Senate debate starts today on the Lieberman-Warner “climate security” — AKA green boondoggle — bill. You can find the text here.
Sen. James Inhofe called it several weeks ago:
Sen. James Inhofe (R-Okla.), Ranking Member of the Environment and Public Works Committee, today commented on the Lieberman-Warner global warming cap-and-trade bill’s substitute amendment (Climate Security Act – S.2191).
“The latest version is nothing more than window dressing for a bill that has been exposed by numerous government and private analyses as costly and damaging to America,” Senator Inhofe said. “Lieberman-Warner will redistribute over $5.6 trillion from American consumers to pet congressional projects. Despite paying for the trillions of dollars mandated by this cap-and-trade scheme, American families and workers will only receive back $800 billion in consumer tax relief — $7 paid for every $1 returned.
“The fact is that the Lieberman-Warner bill is the largest pork bill ever considered by Congress. No matter how many revisions this bill undergoes, it remains a massive redistribution of wealth, the largest new tax and spend program in our Nation’s history. The handouts being offered by the sponsors of this bill come straight from the pocket of families and workers in the form of higher gas, power, and heating bills. The newly revised Lieberman-Warner bill offers nothing new except more pain at the gas pump and more expensive consumer goods.”
Sen. Inhofe’s backround and research on the bill here.
Aside: Will anyone mention the latest report on the U.N.’s massive carbon offset waste and fraud?
Entrepreneur Herman Cain minces no words in distilling the essence of the legislation:
The Lieberman-Warner bill is a cap-and-tax energy scheme, a carbon-emissions rationing program, a new tax on businesses and consumers, a new big government central agency and new career opportunities for thousands of new lobbyists specializing in greenhouse gas regulations…
… The bill also establishes the Carbon Market Efficiency Board, which shall report on the national greenhouse gas emission market and provide cost relief measures if it determines significant harm to the U.S. economy.
Give me a break!
The people who conceived and wrote this crap are obviously descendants of the same people who wrote the original tax code in 1913, the Social Security legislation in 1935, the Medicare bill of 1965 and the out-of-control prescription drug legislation of 2004.
Just look at how well all of these “the government knows best” programs are working today, and we have a good idea of where this latest giant leap for mankind will work for our grandchildren.
The Institute for Energy Research has extensive analysis of the costs of Lieberman-Warner.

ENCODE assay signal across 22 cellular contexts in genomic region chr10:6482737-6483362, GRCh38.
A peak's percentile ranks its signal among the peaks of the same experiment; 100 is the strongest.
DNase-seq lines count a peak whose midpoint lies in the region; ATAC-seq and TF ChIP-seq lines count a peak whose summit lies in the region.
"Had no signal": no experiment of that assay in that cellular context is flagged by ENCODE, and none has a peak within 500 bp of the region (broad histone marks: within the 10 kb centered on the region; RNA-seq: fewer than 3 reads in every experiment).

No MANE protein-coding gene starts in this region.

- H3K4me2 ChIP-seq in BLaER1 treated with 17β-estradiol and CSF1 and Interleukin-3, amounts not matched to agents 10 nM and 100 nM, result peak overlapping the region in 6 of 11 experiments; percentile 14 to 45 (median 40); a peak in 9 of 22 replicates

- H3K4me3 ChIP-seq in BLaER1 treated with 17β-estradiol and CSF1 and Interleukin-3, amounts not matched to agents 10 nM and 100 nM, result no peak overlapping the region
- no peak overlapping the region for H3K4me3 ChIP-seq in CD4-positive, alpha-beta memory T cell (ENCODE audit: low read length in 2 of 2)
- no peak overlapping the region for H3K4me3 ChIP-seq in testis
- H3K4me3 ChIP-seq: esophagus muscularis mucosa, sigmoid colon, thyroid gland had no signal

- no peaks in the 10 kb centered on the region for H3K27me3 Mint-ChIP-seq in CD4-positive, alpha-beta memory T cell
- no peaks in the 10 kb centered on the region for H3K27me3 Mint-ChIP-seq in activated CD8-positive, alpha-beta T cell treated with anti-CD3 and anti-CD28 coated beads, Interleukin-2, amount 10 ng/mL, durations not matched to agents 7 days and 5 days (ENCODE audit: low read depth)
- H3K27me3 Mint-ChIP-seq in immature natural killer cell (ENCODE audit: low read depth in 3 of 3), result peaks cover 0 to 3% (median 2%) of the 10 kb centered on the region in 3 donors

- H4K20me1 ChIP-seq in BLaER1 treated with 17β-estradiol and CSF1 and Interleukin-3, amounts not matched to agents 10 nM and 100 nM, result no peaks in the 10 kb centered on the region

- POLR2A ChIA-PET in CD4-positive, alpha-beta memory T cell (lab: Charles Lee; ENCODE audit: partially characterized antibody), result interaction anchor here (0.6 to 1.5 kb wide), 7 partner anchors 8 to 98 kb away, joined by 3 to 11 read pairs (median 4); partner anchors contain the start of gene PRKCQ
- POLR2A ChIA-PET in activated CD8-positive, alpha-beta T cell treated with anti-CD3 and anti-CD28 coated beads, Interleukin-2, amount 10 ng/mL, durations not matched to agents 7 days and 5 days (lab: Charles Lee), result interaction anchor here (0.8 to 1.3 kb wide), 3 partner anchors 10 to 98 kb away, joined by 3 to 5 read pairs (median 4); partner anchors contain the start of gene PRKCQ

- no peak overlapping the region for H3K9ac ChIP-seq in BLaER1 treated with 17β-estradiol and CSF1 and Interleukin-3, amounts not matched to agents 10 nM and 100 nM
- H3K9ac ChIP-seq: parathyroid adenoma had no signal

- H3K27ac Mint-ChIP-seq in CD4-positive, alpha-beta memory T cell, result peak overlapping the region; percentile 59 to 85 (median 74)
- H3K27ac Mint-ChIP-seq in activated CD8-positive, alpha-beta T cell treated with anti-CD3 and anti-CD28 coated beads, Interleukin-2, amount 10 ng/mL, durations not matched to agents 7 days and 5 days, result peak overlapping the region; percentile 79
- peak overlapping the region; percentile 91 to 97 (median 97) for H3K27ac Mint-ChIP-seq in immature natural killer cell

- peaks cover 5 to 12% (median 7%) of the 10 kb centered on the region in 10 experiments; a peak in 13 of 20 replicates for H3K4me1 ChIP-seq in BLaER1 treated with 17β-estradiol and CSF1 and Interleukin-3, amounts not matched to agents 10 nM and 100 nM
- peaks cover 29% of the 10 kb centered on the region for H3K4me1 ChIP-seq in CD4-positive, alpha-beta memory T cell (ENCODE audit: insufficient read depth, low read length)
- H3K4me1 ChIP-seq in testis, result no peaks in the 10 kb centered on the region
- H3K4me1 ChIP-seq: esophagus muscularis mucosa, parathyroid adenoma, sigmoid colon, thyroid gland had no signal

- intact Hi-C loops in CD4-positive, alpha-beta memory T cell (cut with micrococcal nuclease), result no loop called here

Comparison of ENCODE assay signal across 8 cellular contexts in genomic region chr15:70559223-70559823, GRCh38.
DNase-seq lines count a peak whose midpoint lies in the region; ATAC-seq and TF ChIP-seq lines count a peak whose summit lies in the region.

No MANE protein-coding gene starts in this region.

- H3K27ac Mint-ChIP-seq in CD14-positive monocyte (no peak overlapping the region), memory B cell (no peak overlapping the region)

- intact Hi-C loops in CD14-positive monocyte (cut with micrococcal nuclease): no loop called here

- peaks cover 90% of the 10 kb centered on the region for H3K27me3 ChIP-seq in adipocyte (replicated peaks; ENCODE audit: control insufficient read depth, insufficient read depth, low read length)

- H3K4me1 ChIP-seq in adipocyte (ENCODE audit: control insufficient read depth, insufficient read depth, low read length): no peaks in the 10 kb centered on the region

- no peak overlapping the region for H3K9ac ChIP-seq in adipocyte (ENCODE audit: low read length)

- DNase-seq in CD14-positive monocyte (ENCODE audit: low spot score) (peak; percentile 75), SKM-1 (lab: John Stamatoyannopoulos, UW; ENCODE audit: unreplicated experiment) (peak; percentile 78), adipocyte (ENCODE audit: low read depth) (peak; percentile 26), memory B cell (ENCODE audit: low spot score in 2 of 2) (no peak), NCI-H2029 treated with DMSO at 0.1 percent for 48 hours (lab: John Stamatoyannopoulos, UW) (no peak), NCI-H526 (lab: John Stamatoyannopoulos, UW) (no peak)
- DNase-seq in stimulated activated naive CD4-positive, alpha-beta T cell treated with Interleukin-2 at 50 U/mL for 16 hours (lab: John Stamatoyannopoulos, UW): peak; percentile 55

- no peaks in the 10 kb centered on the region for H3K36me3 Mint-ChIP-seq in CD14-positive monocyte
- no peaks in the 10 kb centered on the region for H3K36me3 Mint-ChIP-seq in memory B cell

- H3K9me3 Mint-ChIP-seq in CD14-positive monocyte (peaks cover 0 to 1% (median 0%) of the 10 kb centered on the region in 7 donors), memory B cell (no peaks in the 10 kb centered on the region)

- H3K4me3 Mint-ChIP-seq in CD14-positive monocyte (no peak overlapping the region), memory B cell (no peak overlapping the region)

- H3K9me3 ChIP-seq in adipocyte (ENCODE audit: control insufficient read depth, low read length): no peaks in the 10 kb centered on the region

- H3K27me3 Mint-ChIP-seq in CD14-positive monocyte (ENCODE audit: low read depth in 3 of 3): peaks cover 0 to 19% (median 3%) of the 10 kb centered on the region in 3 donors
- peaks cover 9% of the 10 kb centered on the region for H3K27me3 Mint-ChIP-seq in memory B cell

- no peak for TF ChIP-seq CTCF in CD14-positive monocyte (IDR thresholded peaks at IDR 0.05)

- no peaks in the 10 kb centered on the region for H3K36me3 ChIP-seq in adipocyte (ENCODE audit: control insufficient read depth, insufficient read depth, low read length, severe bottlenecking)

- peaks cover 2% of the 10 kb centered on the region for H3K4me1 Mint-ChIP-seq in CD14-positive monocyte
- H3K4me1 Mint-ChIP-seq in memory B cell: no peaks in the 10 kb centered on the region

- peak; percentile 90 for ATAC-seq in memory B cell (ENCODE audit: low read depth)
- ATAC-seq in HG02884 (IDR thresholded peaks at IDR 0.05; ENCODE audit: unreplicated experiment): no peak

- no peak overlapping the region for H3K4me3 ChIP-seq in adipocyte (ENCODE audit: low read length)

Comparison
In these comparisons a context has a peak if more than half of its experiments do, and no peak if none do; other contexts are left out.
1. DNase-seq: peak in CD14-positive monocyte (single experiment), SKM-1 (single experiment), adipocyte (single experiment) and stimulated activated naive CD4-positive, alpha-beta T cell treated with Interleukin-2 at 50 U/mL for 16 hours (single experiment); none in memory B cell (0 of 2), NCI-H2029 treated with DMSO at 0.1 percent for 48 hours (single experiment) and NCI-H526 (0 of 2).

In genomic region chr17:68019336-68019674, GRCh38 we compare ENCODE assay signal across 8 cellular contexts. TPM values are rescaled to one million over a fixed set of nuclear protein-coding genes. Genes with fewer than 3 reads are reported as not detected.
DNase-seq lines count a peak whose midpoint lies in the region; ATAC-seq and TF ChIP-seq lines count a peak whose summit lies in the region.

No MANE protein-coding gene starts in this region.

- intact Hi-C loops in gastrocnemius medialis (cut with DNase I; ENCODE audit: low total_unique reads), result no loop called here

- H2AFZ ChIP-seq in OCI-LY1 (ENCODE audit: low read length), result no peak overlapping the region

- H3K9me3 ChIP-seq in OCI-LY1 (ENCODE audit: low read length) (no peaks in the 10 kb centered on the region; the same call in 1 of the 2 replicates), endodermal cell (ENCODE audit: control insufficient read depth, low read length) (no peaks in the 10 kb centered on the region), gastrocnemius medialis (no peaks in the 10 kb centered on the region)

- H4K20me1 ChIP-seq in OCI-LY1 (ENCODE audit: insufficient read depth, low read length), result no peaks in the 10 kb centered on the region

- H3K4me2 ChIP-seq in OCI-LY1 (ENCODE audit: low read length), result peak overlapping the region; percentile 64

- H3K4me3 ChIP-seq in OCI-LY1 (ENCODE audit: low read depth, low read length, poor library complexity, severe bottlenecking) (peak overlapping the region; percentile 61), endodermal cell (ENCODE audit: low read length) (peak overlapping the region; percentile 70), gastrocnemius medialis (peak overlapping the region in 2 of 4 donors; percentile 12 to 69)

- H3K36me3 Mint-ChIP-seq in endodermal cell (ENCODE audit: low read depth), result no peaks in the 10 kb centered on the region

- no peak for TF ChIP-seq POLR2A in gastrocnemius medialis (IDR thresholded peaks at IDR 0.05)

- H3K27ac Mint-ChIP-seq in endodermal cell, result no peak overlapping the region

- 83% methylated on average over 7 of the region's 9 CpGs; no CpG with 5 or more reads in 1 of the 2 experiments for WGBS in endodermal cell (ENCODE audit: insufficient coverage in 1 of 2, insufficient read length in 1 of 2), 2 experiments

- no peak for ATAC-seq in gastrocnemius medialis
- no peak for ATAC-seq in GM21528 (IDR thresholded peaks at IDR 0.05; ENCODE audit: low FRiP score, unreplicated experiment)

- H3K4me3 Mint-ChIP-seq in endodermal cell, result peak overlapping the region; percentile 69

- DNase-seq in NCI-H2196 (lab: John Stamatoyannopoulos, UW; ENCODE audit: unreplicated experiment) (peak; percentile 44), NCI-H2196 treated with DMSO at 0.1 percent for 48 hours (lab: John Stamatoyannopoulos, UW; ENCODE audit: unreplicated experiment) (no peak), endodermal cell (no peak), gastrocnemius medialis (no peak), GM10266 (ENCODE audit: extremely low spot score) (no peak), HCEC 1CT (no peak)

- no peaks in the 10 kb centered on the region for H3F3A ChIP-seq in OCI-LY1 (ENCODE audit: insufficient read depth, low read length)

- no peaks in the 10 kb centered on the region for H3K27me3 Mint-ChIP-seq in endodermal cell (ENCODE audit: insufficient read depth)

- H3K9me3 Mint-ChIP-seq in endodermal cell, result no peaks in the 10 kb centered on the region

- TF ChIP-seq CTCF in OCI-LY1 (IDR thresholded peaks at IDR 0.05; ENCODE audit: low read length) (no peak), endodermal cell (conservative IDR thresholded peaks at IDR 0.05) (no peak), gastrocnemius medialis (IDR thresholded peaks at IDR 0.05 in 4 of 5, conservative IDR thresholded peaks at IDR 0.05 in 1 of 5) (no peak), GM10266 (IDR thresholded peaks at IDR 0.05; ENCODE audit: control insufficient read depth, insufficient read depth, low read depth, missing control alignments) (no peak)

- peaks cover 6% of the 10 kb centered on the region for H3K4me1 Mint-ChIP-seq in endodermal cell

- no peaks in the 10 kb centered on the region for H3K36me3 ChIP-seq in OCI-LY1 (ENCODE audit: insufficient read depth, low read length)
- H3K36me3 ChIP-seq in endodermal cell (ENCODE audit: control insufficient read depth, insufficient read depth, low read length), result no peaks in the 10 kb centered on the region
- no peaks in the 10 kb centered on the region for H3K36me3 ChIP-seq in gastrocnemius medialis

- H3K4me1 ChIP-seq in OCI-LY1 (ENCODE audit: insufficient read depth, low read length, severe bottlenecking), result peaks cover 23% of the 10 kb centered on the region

Greg Mueller e-mails:
The U.S. Environmental protection Agency (EPA) analysis of the economic impacts of Lieberman-Warner assumes that carbon capture and storage (CCS) technology is deployable at scale across the entire U.S. electricity sector, and that there is a 150 percent increase in U.S. nuclear power generation by 2050. The EPA analysis also assumes that the U.S. complies with the Kyoto Protocol, which it currently does not.
Based on those assumptions, EPA concludes that Warner-Lieberman would result in annual reductions of U.S. gross domestic product (GDP) ranging from $238 billion to $983 billion in 2030, and from roughly $1 trillion to more than $2.8 trillion in 2050; gasoline prices would increase by $0.53 per gallon in 2030 to $1.40 per gallon in 2050; and electricity prices are projected to increase 44 percent in 2030 and 26 percent in 2050.
The full EPA report is here.
What’s John McCain’s position?
Lieberman told the WSJ: “I’m confident in the end he’ll vote for it.”
But he won’t vote on it today. He’s going to miss the procedural vote on whether to move forward with the bill:
“I’m confident in the end he’ll vote for it,” Sen. Lieberman said.
Sen. McCain’s position on the climate-change bill is being closely watched by both opponents and supporters of the measure, partly because of his new role as the Republican Party’s presumptive presidential nominee and because of his efforts to distance himself on the issue from President Bush. Although the senator told an audience in Oregon this month that “the facts of global warming demand our urgent attention, especially in Washington,” he told reporters this week that he doesn’t actually plan to attend Monday’s procedural vote on whether to go forward on a debate of the bill. That means he may not have to take a position on the measure; if enough opponents of the bill vote to cut off debate on Monday, the measure could die a quick death.
Call your non-AWOL senators:
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Republicans are actually pleased the legislation is coming to the floor at the moment, because they think it will given them a platform to talk about how emissions curbs will drive up already soaring energy costs. Conversely, some Democrats are far from thrilled.
The debate is likely to consume much of the week if not longer and should showcase a bit of presidential theater since all three presidential contenders are expected to be on hand at some point. It is also one of the issues where Senator John McCain has broken with some of his Republican colleagues in pressing for emissions curbs.
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